As installed, the bulbs will be at 80 percent of full power and, through smart controls, can be dimmed or brightened as determined by circumstances.
“If you look at this as a 25-to-30-year project, it doesn’t make sense for us to spend half a million dollars and not take advantage of the technology,” Gill pointed out.
The smart-control hardware, paid for by the village, will cost about $100,000. Gill said that each smart-control module runs about $100. In the absence of these controls, each pole would have had a photocell (which costs about $25, according to Gill) to determine when the light would go on/off as daylight dictated.
Lights will wirelessly transfer data to neighboring lights and the village will install three gateways to manage this flow of information.
“That data will tell me how much energy each light is using,” Gill said, adding that the village will work closely with PSEG so that ultimately, the utility will bill for the exact energy being used.
Right now, the methodology is imprecise, with PSEG determining how many hours of darkness are in a day and multiplying that amount by the kilowatt of each of the village’s bulbs.
“We’re the first municipality on Long Island to do this with PSEG,” Gill said. “The goal is for PSEG to analyze the data as it comes through the network, and then to certify that it is good enough for billing purposes.”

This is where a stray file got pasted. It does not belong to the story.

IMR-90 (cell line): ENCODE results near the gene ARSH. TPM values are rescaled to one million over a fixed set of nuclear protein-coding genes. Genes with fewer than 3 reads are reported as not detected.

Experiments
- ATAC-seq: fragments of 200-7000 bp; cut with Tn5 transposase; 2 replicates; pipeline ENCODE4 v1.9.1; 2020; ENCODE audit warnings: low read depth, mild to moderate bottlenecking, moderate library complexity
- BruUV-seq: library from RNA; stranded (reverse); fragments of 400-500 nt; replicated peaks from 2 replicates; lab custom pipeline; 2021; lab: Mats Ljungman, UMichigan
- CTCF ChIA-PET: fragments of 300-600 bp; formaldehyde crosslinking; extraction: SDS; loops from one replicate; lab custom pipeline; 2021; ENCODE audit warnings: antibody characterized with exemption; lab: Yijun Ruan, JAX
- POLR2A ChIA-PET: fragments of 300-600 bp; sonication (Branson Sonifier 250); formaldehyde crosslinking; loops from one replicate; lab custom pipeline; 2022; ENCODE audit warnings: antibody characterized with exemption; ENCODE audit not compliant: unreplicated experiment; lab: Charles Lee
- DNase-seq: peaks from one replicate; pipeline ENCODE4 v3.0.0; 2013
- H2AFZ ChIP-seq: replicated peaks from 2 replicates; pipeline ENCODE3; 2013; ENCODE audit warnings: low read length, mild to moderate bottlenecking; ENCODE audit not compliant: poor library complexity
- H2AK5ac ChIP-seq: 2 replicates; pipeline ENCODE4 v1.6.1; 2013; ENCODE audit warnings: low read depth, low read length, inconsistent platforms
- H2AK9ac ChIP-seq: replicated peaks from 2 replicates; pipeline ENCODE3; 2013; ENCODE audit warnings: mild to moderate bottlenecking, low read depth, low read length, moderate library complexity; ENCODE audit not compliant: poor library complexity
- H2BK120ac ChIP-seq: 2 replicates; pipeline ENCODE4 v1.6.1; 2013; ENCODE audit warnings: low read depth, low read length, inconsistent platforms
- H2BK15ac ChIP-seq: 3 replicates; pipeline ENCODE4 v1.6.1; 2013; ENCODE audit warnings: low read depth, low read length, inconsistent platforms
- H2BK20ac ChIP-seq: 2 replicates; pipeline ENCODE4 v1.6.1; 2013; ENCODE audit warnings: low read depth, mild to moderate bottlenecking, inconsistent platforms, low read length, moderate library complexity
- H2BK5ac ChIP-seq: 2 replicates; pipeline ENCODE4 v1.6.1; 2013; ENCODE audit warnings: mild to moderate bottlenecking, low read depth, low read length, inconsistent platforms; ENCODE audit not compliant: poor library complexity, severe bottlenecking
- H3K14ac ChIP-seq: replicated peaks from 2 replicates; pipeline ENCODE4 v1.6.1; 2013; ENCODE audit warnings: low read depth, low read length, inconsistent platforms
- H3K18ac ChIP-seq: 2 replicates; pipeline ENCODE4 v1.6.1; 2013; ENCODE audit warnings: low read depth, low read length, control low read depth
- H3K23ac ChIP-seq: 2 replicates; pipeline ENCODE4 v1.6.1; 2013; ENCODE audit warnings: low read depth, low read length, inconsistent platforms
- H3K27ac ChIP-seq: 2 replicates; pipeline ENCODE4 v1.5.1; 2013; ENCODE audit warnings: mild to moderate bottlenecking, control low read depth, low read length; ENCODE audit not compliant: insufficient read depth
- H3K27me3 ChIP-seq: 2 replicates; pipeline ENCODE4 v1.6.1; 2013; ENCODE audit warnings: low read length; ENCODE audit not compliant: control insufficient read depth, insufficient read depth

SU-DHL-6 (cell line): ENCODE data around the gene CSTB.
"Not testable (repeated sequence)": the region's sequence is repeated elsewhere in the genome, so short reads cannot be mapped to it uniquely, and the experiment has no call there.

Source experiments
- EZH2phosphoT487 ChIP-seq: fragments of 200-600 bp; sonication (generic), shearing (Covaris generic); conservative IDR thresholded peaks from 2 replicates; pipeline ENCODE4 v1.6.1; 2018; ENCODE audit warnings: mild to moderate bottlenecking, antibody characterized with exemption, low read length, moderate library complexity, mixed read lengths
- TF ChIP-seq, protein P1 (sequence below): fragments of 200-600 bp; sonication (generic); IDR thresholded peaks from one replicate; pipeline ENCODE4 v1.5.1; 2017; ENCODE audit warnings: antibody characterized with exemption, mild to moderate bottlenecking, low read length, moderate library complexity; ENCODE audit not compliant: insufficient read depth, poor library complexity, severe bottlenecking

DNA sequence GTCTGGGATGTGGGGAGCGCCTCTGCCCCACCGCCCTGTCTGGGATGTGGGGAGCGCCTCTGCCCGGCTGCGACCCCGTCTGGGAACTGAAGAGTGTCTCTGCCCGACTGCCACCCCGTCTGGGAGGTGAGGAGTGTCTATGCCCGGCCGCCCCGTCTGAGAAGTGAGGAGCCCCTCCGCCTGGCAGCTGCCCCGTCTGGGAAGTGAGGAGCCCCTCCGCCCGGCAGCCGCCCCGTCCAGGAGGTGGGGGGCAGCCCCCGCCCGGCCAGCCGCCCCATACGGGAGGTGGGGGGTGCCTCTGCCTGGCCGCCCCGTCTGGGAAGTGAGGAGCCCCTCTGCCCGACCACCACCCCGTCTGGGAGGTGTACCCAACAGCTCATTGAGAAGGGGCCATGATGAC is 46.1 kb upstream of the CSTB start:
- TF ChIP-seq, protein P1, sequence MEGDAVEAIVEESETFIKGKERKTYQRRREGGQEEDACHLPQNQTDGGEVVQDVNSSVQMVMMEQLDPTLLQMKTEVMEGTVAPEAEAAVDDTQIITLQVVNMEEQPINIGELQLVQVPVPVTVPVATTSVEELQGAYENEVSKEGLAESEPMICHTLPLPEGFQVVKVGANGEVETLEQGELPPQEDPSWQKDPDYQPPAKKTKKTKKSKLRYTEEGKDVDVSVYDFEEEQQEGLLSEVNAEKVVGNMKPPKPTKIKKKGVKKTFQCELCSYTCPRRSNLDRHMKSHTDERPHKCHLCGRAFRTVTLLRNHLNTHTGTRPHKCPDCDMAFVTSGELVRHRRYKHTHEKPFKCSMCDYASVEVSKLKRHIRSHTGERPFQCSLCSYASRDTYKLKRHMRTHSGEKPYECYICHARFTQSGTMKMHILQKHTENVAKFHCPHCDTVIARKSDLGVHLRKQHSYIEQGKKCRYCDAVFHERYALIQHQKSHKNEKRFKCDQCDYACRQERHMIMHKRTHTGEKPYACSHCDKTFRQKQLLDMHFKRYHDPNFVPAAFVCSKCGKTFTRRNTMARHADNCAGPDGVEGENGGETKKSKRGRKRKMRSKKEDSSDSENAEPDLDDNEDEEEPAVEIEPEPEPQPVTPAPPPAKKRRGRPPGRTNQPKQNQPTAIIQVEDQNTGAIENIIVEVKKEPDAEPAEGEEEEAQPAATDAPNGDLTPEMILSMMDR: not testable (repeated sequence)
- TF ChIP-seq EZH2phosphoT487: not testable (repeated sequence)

He added, “The other advantage of the system is that it will tell me exactly where a light is out.” Currently, he said, this relaying of information is imprecise and relies on residents calling it in or town employees spotting a darkened bulb in their travels.
There is no need to man the control system 24/7, Gill pointed out, as it can be programmed to send a daily report for outages.
In addition, the town intends to purchase an app so that public works employees can control the lights in a specified area of operation.
Gill also dismissed the ACLU’s warning about hacks and data breaches.
“What do they mean by that? [Who would] want to hack into a streetlight?” he wondered.